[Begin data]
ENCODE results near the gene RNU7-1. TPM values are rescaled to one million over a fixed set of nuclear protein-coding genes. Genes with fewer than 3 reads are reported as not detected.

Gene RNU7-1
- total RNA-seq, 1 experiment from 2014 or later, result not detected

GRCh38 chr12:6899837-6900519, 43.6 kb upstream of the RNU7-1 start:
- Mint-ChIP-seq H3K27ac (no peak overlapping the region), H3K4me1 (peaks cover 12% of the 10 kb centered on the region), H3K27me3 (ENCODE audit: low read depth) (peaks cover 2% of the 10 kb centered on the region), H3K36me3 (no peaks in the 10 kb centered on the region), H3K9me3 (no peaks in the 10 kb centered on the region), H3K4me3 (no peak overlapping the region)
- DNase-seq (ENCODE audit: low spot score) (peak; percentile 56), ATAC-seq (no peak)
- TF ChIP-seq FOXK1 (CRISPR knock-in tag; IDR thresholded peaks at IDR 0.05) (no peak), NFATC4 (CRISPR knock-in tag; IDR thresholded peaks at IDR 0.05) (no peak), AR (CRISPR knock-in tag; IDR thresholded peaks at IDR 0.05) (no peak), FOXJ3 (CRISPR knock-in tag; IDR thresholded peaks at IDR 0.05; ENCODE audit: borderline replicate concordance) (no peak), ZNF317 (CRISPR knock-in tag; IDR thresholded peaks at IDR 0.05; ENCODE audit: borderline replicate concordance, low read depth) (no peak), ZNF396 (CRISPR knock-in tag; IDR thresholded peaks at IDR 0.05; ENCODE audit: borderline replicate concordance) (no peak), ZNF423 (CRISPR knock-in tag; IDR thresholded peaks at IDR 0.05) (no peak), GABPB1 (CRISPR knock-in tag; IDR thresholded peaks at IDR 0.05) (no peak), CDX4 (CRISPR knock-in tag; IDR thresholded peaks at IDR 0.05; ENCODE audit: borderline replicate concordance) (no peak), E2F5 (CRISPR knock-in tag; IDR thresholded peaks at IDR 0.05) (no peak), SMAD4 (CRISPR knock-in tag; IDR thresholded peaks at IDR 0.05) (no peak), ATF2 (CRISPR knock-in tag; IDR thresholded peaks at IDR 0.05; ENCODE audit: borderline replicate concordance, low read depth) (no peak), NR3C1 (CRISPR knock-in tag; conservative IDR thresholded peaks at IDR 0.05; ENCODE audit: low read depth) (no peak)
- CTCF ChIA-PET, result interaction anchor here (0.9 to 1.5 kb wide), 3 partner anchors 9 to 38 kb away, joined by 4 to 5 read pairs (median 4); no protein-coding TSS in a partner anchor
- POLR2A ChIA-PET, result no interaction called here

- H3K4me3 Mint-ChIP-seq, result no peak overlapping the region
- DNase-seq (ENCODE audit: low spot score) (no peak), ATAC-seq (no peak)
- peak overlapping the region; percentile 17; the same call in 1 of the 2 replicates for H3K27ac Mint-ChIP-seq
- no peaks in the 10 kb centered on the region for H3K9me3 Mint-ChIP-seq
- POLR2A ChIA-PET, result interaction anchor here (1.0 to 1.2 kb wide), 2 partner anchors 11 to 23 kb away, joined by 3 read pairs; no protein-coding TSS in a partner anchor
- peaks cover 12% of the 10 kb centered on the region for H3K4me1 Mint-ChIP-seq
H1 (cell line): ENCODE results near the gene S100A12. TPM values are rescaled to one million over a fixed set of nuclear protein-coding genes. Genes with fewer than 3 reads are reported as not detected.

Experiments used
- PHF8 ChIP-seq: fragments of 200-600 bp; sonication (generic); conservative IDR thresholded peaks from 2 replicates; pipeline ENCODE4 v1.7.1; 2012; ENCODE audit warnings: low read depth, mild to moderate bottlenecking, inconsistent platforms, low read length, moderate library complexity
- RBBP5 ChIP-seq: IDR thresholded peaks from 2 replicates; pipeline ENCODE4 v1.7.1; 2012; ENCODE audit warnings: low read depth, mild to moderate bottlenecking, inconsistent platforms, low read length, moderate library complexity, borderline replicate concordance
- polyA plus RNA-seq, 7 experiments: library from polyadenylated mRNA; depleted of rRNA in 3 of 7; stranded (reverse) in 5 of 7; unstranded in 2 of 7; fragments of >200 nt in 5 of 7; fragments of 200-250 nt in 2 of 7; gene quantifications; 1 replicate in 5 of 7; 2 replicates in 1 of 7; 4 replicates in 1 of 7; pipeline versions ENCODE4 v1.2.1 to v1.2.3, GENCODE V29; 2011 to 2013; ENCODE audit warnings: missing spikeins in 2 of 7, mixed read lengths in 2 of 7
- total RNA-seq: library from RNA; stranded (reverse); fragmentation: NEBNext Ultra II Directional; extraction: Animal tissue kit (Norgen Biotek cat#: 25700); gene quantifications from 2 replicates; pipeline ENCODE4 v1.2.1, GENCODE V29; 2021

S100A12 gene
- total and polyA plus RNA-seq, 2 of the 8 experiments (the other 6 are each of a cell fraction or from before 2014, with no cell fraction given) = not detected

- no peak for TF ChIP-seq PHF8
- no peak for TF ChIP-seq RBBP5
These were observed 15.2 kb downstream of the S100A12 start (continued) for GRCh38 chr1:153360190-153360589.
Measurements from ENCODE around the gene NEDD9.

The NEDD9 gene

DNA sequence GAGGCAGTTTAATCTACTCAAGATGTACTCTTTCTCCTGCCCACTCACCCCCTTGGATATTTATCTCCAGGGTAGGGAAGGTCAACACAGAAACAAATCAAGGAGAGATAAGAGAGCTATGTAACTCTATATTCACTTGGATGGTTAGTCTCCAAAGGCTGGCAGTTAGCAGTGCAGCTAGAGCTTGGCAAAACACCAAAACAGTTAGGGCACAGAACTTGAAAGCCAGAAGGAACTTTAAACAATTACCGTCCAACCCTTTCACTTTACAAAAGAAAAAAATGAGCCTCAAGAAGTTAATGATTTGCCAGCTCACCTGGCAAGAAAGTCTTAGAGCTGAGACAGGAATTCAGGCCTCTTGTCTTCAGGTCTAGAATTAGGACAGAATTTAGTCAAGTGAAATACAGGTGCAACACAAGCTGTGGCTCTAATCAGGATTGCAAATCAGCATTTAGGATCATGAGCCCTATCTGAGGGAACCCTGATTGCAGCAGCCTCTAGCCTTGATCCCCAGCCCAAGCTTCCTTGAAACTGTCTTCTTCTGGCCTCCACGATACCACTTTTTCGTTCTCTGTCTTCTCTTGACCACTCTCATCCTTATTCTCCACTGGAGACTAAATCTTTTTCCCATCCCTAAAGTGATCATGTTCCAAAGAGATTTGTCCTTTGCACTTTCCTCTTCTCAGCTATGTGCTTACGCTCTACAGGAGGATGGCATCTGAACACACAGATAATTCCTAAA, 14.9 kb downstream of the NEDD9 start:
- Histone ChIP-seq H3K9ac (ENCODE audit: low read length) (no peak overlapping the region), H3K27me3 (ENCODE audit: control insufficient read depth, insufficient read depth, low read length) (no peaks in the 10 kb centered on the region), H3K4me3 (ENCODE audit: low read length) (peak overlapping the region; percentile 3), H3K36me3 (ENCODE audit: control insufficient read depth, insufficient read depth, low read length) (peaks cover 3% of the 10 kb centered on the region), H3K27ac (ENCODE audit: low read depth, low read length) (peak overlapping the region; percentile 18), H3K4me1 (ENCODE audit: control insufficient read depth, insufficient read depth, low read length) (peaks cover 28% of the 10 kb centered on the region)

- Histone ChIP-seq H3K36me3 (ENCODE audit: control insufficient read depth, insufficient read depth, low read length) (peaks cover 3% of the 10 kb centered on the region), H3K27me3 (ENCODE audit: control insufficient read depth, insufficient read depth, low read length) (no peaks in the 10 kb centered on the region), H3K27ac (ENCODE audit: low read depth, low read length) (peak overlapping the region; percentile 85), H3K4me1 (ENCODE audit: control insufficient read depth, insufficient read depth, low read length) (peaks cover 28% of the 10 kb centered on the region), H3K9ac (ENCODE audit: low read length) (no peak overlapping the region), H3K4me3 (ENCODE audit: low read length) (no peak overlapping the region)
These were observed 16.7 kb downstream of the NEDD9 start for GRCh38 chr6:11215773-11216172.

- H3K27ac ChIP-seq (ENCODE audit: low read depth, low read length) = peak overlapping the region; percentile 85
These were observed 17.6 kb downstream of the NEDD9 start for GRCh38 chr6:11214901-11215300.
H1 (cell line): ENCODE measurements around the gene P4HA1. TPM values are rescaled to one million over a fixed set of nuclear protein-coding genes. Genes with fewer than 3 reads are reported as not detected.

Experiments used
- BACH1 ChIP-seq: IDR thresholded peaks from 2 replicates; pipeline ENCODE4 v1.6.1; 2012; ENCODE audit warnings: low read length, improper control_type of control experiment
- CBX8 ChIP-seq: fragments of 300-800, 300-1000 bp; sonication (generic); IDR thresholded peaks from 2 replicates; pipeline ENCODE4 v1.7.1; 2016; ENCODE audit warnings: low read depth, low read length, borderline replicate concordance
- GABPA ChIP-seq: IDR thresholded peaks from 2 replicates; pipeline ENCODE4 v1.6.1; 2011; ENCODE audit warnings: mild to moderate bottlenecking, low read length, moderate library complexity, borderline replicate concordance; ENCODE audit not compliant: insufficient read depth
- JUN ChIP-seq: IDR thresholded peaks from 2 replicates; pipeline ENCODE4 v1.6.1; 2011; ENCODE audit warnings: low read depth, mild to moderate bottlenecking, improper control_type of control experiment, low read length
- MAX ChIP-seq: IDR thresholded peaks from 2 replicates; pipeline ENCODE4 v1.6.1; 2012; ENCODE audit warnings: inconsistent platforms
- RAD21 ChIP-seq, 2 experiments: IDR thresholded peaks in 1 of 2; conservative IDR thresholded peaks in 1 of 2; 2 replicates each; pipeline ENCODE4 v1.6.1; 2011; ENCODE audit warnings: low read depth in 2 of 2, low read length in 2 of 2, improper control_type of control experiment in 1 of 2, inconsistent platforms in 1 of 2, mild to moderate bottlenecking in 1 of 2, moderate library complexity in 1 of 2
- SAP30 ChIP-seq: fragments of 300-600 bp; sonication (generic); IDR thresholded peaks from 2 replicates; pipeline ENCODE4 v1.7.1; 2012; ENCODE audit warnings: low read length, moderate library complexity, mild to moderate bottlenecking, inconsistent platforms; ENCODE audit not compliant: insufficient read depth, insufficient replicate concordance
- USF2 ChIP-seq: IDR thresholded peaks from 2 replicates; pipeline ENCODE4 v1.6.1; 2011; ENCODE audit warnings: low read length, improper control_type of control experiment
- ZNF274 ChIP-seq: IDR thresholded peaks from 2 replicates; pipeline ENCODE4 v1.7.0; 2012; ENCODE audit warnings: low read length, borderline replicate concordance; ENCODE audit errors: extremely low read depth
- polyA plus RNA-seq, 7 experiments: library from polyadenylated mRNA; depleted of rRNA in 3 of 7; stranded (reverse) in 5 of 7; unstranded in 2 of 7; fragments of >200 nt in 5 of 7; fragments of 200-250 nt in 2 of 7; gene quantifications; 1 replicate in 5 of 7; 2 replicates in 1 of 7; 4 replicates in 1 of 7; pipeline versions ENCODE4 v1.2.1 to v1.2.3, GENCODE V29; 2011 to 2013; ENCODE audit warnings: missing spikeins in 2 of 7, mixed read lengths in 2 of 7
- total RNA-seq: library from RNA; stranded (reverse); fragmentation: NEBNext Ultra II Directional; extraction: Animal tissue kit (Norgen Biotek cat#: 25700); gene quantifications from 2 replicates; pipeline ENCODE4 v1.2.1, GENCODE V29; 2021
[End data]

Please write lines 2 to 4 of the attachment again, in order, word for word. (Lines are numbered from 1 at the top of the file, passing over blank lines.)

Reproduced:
Gene RNU7-1
- total RNA-seq, 1 experiment from 2014 or later, result not detected

GRCh38 chr12:6899837-6900519, 43.6 kb upstream of the RNU7-1 start: